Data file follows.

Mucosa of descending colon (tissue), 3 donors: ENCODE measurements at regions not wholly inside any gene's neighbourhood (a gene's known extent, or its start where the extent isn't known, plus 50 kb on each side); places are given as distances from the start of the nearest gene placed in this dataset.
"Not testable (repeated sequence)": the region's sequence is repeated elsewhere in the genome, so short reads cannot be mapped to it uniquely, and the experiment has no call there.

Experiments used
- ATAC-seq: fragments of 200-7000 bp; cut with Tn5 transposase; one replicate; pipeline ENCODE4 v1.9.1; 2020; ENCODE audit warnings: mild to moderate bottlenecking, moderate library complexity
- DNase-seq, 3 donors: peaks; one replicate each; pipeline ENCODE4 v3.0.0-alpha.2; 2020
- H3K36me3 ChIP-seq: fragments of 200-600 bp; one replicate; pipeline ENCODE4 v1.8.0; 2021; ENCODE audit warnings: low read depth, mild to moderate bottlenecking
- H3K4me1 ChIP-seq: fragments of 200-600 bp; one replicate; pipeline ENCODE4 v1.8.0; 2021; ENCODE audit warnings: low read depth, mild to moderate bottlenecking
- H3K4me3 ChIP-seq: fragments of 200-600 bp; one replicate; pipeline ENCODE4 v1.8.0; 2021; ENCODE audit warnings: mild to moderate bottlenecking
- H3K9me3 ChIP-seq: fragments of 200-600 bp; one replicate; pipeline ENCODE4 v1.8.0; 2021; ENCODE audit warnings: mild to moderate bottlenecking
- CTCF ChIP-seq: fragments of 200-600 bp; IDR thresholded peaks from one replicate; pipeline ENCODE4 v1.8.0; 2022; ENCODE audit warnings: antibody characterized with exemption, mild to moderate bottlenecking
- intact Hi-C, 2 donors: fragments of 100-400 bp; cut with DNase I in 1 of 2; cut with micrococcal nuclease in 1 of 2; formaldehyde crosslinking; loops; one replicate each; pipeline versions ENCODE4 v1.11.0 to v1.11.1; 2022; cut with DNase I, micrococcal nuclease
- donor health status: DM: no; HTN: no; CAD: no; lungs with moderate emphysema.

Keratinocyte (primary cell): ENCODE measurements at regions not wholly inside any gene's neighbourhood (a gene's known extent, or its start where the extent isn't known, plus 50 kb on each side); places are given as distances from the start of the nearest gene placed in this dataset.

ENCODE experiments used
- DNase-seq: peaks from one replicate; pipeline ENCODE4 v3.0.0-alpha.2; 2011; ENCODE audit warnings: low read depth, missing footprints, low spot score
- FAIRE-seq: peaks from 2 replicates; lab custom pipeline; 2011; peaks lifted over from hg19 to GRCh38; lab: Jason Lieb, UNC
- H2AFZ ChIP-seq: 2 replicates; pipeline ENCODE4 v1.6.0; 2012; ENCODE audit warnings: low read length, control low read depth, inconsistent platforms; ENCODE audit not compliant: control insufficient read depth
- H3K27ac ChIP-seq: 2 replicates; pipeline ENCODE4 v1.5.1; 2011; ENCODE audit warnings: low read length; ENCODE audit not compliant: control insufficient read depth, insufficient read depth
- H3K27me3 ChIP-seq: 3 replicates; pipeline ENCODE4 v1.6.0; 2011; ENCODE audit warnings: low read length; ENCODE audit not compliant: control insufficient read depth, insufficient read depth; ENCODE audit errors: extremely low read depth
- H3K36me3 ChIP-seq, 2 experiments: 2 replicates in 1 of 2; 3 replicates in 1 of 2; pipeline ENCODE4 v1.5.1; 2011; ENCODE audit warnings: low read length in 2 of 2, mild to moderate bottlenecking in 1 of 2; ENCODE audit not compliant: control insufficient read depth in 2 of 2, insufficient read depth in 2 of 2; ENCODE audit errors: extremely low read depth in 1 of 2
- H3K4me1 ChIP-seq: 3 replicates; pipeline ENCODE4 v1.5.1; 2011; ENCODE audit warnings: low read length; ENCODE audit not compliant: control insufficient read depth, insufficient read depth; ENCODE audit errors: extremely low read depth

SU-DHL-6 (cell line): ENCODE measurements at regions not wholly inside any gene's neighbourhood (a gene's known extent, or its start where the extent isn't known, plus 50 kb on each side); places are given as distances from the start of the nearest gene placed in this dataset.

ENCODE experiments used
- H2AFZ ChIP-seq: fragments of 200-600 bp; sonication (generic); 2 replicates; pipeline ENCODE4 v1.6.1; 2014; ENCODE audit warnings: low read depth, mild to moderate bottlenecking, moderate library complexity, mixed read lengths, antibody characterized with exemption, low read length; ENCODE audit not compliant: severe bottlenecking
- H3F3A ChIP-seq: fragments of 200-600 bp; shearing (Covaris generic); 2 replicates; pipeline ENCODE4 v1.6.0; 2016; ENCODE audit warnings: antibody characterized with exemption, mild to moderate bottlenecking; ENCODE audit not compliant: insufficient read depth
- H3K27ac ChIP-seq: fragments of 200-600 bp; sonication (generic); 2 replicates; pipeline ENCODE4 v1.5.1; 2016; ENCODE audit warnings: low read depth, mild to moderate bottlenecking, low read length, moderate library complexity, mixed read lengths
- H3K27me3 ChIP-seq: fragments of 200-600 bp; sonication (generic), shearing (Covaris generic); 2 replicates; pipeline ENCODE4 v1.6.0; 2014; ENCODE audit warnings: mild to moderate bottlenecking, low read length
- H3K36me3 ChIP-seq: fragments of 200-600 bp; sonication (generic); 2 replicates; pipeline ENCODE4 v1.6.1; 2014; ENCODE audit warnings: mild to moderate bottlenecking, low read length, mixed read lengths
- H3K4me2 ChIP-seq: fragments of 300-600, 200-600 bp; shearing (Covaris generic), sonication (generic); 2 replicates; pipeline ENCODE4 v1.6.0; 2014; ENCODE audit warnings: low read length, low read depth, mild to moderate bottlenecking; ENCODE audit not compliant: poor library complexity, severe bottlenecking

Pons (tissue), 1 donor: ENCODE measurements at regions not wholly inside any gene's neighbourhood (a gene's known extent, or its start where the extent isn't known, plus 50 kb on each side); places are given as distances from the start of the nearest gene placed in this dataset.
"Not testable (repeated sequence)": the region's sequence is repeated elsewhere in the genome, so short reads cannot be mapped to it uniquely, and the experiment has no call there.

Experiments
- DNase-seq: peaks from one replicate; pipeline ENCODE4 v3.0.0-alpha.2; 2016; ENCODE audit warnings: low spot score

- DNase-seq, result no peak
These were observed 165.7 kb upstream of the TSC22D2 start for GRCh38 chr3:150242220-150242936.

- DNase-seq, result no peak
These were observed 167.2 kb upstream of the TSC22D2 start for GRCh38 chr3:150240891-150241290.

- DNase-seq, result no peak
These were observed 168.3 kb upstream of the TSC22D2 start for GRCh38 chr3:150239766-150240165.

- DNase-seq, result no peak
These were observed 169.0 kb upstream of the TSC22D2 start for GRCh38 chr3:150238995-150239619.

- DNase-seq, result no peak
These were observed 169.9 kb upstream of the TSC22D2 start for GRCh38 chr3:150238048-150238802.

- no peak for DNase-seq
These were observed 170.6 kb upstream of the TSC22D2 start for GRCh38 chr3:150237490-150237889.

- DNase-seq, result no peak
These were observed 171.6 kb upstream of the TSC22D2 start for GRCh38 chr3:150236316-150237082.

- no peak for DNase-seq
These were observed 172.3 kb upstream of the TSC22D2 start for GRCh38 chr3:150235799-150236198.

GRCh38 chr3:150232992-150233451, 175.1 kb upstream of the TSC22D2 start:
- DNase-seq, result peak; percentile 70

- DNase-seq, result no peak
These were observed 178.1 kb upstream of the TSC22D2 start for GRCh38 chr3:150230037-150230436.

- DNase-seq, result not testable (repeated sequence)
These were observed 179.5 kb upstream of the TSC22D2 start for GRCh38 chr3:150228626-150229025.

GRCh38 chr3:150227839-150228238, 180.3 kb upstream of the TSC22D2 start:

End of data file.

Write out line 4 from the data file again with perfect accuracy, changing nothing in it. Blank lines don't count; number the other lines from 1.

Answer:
- ATAC-seq: fragments of 200-7000 bp; cut with Tn5 transposase; one replicate; pipeline ENCODE4 v1.9.1; 2020; ENCODE audit warnings: mild to moderate bottlenecking, moderate library complexity